It’s far from Holly Throsby’s fault that the whole pretty-girl-with-a-guitar aural assault pattern has been annexed by a certain Ms Marshall – the Australian chanteuse has been wooing audiences in her native country for some years without the Northern Hemisphere so much as batting a long-lashed eyelid her way. Things are about to change, though, as her 2004 album On Night has now been granted the glorious honour of a release in these fickle lands via the relatively unknown Woo Me! Records. Its quality ensures that a delay has not dated its contents one iota.
Throsby’s all-too-clear accent will perturb some newcomers – she doesn’t shy away from skipping syllables and neither does she hide her roots by adopting the kind of crispness associated with Nina Nastasia and Cat Power – but ultimately it adds greater depth to these recordings. They are never sterile, and although lyrics are consumed by the wayward ways of the human heart, not once does a sense of over familiarity dawn over the listener. Indeed, rarely does the dawn break at all: many of these songs are set under a bright full moon, and titles allude to this. I present to you ‘Waiting all night for you to come home’, ‘Some nights are long’ and ‘As the night dies’, your honour.
Although subject matters are well documented around these acoustic parts already, Throsby never slides over into comfortably traditional torch song territory. Yes, there is heartache aplenty – the tone of her voice so often suggests as much before a key line whispers forth from her lips, a slither of her soul escaping like cigarette smoke from the side of an ashtray – but hers is not a wholly unrequited love. Lust, too, rears its troublesome head, tempting the protagonist away from its previous fixation: “You want me to come up to your room, and I want to too, but I’m with him… So what do we do now?” she sighs, voice quivering in the night’s chill, on ‘Don’t be howling’. Confusion is rife, and even when a chapter is closed the doubt remains, rendering the individual helpless to progress. The simple, straightforward lyrics of ‘Damn that new body’ illustrate this perfectly: “…a new body keeps you warm. I know what I said I’d feel, but I don’t…” Just reading such words aloud is crushing enough; hearing them delivered over a barren backdrop of broken guitars and dusty piano only ups the emotional ante further.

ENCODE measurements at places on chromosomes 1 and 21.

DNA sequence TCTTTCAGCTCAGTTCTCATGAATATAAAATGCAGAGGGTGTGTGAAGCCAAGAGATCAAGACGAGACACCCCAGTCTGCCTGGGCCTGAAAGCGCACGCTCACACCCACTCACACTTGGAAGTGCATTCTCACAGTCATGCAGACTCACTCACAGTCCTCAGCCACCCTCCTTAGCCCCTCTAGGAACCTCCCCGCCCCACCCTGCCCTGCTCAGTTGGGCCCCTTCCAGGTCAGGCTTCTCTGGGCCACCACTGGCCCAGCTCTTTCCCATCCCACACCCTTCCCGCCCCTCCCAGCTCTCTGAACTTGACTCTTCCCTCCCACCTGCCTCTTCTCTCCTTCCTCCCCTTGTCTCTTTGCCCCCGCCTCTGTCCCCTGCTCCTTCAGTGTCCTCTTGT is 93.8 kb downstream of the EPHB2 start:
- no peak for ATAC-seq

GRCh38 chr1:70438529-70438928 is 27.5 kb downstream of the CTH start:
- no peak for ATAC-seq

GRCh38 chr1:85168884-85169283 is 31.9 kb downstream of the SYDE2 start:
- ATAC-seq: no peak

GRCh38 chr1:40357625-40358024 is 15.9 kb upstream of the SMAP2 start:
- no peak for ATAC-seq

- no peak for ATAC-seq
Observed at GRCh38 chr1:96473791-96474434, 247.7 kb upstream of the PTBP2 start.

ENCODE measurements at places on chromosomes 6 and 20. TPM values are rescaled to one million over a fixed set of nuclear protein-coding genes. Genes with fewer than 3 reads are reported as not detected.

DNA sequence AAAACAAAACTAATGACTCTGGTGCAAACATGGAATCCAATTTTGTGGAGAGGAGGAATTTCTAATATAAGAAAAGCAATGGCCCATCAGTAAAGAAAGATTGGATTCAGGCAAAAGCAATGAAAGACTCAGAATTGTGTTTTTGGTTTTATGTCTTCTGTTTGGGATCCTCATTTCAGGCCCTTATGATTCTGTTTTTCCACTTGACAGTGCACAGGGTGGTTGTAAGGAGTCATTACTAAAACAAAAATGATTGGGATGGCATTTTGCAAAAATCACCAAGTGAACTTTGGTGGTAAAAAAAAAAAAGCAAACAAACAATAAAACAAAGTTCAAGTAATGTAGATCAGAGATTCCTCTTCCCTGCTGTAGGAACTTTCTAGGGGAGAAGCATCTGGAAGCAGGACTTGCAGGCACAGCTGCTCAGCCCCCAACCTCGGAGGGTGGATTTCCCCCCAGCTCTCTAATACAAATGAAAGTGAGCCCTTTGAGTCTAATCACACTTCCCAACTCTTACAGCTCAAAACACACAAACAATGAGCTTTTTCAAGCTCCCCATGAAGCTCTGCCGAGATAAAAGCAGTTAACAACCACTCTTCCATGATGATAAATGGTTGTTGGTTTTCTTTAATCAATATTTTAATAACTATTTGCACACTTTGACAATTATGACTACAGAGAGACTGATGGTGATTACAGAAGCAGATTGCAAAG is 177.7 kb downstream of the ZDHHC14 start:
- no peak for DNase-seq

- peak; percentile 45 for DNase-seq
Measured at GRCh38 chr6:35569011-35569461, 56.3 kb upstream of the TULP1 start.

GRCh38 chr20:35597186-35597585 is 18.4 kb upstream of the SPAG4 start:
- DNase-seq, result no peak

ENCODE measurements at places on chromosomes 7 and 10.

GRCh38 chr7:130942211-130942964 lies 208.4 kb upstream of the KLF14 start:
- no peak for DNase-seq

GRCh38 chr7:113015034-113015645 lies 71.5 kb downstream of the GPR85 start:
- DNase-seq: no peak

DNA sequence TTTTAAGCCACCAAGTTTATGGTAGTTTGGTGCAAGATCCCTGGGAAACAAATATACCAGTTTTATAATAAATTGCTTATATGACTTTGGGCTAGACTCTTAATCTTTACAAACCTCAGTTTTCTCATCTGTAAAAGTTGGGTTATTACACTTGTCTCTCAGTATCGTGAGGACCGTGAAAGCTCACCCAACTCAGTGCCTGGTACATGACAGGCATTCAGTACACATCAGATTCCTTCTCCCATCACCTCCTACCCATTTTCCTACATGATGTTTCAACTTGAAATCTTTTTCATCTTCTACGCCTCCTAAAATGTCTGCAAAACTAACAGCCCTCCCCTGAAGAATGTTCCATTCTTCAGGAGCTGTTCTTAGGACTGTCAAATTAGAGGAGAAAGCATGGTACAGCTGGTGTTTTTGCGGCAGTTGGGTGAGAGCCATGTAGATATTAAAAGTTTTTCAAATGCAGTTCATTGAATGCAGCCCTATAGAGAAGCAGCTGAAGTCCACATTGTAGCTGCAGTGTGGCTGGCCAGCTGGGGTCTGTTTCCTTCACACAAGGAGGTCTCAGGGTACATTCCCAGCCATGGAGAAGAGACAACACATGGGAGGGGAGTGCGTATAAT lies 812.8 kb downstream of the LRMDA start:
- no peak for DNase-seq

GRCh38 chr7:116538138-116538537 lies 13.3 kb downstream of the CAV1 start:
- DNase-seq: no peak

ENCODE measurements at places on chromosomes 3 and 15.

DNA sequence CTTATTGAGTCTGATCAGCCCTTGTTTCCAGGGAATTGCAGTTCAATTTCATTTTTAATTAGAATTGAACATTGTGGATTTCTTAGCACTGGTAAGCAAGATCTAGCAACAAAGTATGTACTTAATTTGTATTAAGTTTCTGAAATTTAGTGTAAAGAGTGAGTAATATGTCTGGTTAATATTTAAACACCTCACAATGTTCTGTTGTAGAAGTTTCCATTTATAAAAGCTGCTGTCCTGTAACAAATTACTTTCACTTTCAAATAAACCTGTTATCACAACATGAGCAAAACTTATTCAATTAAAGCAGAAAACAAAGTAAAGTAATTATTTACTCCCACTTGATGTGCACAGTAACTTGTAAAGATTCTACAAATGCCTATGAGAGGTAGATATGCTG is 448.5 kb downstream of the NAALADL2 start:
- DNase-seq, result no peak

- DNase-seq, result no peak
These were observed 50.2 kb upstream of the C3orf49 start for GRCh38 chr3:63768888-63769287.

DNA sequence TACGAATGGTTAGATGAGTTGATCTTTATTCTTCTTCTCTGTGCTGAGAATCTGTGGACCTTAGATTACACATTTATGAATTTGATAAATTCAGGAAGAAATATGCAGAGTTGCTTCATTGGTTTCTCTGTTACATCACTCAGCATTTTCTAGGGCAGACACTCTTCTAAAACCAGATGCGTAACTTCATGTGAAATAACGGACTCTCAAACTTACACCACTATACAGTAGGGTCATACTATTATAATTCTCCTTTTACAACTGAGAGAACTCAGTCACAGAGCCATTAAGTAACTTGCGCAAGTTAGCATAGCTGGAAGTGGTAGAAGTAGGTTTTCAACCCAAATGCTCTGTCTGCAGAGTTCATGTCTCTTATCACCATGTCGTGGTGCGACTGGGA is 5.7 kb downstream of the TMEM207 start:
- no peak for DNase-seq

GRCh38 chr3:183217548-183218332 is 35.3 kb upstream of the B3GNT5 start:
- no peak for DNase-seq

So to summarise: no, On Night is nothing new compositionally or intellectually. It is what it is, and fantastically so: a document of one woman’s ups, downs, sideways glances and slipped-through-fingers fortunes. It is hopes and dreams stripped raw, recorded and packed off to strange ears in foreign lands, comforting and alien at once. Ultimately it ends with a sour taste lingering on the lip; words that need to be said are buried under a stubborn silence. But Throsby will walk these halls again, and answers will be found around previously unexplored corners.
Consider this, then, the entire opening chapter of an already timeless story – Throsby may be low in the female singer/songwriter pecking order at this minute, but come the midsection rush of her tale she’ll be calling the aforementioned artists peers without an inclination of irony.
8Mike Diver's Score